Although the government claimed these industries would fuel development and generate jobs, locals opposed them fearing displacement, land alienation and loss of livelihoods.

Recent weeks have seen a sharp spike in confrontation between the state and villagers opposed to the JSW project in Jagatsinghpur. They were triggered by demarcation of limits for new revenue villages in the project area conducted by revenue officials at end-November amid heavy police deployment.

Locals alleged new villages were being carved out of existing hamlets to divide people and fracture the movement, and demonstrated in large numbers before revenue officials and police officers who visited the site for demarcation work.

Subsequently, hundreds who participated in these protests were implicated in allegedly fabricated cases, and police pickets are currently in place on all three roads entering Dhinkia village, the epicentre of the anti-Jindal movement.

This reporter visited Dhinkia and other villages in the project area and spoke to multiple stakeholders to understand why locals were opposed to the project, and how the efforts to facilitate it differed from the POSCO venture, and if JSW could be held accountable for alleged human rights violations.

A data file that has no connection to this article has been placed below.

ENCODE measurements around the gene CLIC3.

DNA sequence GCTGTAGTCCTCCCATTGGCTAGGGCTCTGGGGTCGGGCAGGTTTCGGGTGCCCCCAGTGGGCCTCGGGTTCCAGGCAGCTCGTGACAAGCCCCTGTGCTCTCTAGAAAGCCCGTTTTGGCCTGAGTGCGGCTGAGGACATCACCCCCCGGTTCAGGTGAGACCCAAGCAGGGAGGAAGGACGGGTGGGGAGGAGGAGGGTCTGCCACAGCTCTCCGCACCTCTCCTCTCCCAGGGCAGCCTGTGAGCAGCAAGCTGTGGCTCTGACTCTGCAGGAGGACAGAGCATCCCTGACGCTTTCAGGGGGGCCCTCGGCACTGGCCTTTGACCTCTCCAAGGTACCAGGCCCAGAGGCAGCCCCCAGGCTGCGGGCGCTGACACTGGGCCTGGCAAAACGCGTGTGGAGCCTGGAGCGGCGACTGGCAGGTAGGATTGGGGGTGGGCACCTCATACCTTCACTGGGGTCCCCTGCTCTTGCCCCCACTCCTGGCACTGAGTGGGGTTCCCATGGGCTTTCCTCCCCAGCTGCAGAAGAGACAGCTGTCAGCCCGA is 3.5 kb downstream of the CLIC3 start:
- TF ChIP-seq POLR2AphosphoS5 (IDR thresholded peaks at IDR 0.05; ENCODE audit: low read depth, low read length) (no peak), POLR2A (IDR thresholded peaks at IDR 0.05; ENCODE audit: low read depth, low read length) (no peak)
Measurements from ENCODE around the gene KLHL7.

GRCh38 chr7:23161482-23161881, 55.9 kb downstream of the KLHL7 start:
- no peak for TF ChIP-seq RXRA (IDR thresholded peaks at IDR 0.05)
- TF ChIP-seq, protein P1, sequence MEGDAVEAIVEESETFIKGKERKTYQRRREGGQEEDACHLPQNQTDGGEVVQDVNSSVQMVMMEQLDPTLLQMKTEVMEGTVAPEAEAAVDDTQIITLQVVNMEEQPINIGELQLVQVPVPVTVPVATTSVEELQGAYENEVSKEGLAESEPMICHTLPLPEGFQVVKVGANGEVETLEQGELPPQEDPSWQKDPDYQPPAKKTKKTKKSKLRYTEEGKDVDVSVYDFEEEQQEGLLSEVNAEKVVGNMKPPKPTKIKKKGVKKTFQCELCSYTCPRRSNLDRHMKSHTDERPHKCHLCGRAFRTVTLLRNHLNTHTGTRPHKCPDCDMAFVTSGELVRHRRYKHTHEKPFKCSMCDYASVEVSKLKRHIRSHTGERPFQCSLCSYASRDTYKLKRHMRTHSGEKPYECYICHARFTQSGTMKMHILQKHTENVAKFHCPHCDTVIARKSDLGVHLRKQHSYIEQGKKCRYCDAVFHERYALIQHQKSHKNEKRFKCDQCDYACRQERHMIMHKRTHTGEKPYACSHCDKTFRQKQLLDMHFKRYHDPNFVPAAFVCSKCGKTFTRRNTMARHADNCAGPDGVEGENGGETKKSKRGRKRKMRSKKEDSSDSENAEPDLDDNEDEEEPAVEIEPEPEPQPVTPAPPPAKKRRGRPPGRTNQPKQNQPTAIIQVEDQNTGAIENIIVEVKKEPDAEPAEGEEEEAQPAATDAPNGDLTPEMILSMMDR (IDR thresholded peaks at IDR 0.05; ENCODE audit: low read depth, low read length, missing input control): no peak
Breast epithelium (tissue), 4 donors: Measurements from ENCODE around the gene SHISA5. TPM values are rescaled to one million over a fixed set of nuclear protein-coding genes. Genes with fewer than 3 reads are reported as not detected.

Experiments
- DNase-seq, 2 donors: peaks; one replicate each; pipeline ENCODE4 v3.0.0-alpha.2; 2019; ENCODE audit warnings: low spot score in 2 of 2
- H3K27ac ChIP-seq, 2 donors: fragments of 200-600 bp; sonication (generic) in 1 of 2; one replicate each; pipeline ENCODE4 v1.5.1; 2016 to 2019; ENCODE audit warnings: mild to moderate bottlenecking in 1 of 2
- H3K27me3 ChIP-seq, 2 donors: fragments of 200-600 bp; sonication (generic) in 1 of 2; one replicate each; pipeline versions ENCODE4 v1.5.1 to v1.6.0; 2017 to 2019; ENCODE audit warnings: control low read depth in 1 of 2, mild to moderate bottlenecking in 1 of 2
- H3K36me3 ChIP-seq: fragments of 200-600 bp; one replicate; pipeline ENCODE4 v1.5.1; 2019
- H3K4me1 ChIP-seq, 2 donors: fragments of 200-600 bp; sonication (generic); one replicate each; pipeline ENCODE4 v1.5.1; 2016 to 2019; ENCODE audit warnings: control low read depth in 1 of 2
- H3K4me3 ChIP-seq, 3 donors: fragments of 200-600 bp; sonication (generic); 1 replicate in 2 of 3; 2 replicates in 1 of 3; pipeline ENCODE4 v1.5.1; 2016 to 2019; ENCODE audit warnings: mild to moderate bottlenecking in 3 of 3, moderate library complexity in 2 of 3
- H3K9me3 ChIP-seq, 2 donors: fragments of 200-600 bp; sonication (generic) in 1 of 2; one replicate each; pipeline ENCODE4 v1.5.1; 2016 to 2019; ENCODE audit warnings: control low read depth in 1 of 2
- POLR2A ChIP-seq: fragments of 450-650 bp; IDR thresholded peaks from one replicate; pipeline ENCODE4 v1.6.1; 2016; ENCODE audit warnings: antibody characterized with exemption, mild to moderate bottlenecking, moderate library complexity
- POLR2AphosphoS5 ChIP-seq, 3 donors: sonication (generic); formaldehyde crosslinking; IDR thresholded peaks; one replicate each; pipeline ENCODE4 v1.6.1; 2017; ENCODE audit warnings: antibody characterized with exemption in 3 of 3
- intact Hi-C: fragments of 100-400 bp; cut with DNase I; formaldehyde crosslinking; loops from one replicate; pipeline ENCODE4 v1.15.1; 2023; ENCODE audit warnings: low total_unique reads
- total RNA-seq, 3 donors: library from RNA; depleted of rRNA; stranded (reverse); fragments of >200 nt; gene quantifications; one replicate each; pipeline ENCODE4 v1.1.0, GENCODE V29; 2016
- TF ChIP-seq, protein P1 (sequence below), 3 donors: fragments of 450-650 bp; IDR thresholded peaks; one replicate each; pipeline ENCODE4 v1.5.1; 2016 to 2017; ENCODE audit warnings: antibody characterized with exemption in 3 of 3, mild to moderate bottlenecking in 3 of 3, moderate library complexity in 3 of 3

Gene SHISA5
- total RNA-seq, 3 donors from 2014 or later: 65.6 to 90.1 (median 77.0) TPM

Children speak to local journalists during a protest in Dhinkia Children speak to local journalists during a protest in Dhinkia

Strategic importance 

JSW Utkal, the project proponent, is a subsidiary of JSW Steel that is part of the JSW Group, one of India’s largest conglomerates with interests in steel, energy, infrastructure, cement, paints and other industries.

JSW Steel has an installed crude steel capacity of 18 million tonnes per annum (mtpa), which is expected to reach 30.5 mtpa by 2024-25 courtesy the expansion of existing proejects.

The planned new project in Jagatsighpur is of immense strategic importance to the company. Connected with JSW Utkal’s proposed 30 mtpa iron-ore grinding plant in Odisha’s Keonjhar district via a 312 km-long slurry pipeline, it will add another 13.2 mtpa to the installed capacity.

The 52 mtpa captive jetty located near the mouth of Jatadharmohan river creek will also cater to the import and export requirements of the company.

Why the resistance? 

The project requires around 2,950 acres of land, including 2,700 acres acquired by the government for the POSCO project in 2013 and subsequently transferred to the Indian company. At present, this land sustains thousands of livelihoods, locals said.

“Since no construction activity commenced after the government acquired our land, we continued farming there, and many people who live in neighbouring villages come to work in our betel farms and paddy fields. Many of us are also dependent on fishing. We will all be finished if the project comes up here,” Muralidhar Sahoo, an elderly local, told this reporter during a demonstration in Dhinkia on December 18.